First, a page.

EXTRA INFORMATION ABOUT DOLPHINS IN VIRGINIA

Following are the common and scientific names of dolphin and porpoise species known to occur in Virginia waters, according to the Virginia Department of Wildlife Resources (formerly Department of Game and Inland Fisheries), “Fish and Wildlife Information Service,” online at online at https://vafwis.dgif.virginia.gov/fwis/.
Information on marine mammals, specifically, is online at https://vafwis.dgif.virginia.gov/fwis/?Title=VaFWIS+Report+BOVA&lastMenu=Home.Species+Information&tn=.1&geoArea=&sppName=&geoType=None&geoVal=no+selection&sppTax=12&status.

Atlantic Spotted Dolphin, Stenella frontalis
Atlantic White-sided Dolphin, Lagenorhynchus acutus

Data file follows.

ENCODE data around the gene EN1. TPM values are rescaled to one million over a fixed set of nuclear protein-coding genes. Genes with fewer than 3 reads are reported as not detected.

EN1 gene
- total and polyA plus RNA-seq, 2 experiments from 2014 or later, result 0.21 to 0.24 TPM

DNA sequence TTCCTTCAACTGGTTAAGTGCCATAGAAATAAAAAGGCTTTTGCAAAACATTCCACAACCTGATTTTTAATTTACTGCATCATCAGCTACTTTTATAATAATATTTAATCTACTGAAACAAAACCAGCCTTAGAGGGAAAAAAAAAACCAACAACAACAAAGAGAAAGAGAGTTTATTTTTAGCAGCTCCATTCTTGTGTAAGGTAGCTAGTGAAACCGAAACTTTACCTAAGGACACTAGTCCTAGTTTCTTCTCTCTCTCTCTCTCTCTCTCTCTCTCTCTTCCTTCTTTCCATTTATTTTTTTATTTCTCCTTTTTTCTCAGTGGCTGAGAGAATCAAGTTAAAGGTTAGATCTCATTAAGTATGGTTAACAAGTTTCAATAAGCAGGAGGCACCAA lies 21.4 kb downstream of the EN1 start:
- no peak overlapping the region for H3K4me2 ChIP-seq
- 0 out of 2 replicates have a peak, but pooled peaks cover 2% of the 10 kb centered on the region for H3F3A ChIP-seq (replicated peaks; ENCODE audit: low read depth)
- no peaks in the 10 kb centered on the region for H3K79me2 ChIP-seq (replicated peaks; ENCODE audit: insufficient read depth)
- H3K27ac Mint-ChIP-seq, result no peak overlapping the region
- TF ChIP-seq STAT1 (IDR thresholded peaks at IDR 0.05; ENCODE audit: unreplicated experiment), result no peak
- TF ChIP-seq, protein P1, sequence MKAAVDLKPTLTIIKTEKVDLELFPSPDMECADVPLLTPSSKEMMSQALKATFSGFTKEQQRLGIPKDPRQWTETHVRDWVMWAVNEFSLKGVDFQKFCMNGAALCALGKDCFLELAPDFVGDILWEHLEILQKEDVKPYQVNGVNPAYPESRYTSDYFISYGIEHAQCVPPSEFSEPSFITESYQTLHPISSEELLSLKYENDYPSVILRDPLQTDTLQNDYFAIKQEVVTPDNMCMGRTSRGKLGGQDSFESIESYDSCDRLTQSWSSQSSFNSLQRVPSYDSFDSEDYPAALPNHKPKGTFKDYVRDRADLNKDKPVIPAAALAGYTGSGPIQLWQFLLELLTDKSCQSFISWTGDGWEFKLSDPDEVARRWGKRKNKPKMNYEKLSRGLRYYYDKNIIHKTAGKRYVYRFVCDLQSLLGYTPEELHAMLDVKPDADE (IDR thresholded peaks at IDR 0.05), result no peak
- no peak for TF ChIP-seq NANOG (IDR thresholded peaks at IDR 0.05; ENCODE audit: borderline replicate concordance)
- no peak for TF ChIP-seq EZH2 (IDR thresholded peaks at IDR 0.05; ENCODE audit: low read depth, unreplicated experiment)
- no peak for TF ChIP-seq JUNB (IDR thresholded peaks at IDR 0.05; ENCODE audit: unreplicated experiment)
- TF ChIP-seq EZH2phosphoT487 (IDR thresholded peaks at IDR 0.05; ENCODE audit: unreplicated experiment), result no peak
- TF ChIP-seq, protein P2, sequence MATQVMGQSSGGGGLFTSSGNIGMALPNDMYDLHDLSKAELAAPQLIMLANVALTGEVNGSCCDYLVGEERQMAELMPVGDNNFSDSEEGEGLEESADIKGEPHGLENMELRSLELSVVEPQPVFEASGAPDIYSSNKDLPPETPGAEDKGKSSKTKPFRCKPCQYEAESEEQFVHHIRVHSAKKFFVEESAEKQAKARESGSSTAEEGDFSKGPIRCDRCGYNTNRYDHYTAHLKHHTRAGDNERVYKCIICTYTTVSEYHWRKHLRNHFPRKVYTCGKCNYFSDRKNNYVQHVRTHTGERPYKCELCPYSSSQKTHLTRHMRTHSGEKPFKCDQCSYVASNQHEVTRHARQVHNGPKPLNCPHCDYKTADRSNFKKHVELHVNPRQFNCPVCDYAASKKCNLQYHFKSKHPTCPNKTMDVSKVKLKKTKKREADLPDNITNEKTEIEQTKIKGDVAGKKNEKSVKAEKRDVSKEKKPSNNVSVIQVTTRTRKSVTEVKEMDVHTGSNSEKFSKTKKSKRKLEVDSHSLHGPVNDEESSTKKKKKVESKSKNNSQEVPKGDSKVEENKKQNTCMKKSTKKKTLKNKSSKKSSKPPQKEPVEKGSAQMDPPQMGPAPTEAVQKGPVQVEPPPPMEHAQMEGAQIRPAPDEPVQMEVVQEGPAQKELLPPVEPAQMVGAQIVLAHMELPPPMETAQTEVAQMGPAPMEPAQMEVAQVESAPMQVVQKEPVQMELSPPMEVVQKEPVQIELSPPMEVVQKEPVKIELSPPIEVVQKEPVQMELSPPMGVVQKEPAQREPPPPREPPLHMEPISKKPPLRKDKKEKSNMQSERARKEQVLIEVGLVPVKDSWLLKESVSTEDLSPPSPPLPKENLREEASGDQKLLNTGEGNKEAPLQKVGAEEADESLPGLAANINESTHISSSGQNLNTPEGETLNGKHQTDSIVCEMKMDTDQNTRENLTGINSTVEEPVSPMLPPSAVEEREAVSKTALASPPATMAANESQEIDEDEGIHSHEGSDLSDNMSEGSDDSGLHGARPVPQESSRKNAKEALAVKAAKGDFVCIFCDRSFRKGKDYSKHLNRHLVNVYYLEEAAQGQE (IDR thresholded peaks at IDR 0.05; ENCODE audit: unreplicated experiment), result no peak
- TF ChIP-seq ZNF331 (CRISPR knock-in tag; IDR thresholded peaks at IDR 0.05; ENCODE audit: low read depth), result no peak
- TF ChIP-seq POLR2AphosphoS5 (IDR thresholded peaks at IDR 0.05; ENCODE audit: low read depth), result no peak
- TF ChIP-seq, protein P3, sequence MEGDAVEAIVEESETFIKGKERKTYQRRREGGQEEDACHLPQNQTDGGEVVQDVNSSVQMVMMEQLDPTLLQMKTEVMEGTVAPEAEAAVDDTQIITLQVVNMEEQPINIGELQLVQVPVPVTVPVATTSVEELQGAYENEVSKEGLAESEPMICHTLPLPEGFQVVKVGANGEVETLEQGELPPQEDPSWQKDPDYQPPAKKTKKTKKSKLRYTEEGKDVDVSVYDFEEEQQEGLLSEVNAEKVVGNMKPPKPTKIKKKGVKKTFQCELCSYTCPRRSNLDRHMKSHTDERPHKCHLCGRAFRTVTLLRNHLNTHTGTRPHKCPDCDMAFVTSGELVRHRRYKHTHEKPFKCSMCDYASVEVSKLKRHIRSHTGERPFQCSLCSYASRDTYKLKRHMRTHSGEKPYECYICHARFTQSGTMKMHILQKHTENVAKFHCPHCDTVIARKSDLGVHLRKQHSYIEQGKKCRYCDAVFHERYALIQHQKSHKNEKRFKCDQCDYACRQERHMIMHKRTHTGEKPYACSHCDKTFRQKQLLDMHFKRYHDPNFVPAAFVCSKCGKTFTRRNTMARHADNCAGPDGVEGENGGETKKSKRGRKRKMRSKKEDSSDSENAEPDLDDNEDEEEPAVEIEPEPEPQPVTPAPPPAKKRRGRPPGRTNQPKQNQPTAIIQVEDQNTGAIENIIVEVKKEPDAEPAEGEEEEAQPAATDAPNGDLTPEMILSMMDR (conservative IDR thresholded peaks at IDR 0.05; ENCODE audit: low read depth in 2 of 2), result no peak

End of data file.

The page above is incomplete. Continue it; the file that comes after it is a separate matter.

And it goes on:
Bottlenose Dolphin, Tursiops truncatus
Harbor Porpoise, Phocena phocena
Risso’s Dolphin (Grampus), Grampus griseus
Rough-toothed Dolphin, Steno bredanensis
Saddleback Dolphin (called Short-beaked Common Dolphin in some other sources), Delphinus delphis
Spinner Dolphin, Stenella longirostris
Striped Dolphin, Stenella caeruleoalba 

SOURCES

Used for Audio

Richard A. Blaylock, The Marine Mammals of Virginia, Virginia Sea Grant Publication VSG-85-05, Virginia Institute of Marine Science, 1985, online (as a PDF) at https://www.vims.edu/GreyLit/VIMS/EdSeries35.pdf. 

Chesapeake Dolphin Watch, online at https://chesapeakedolphinwatch.org/.

Alexander Costidis et al., “Introduction to the Virginia Marine Mammal Conservation Plan,” Virginia Aquarium and Marine Science Center/Virginia Department of Game and Inland Fisheries (now Department of Wildlife Resources), VAQF Scientific Report 2017-02, online (as PDF) at https://www.deq.virginia.gov/Portals/0/DEQ/CoastalZoneManagement/FundsInitiativesProjects/task95-02-15.pdf?ver=2018-07-13-141105-150.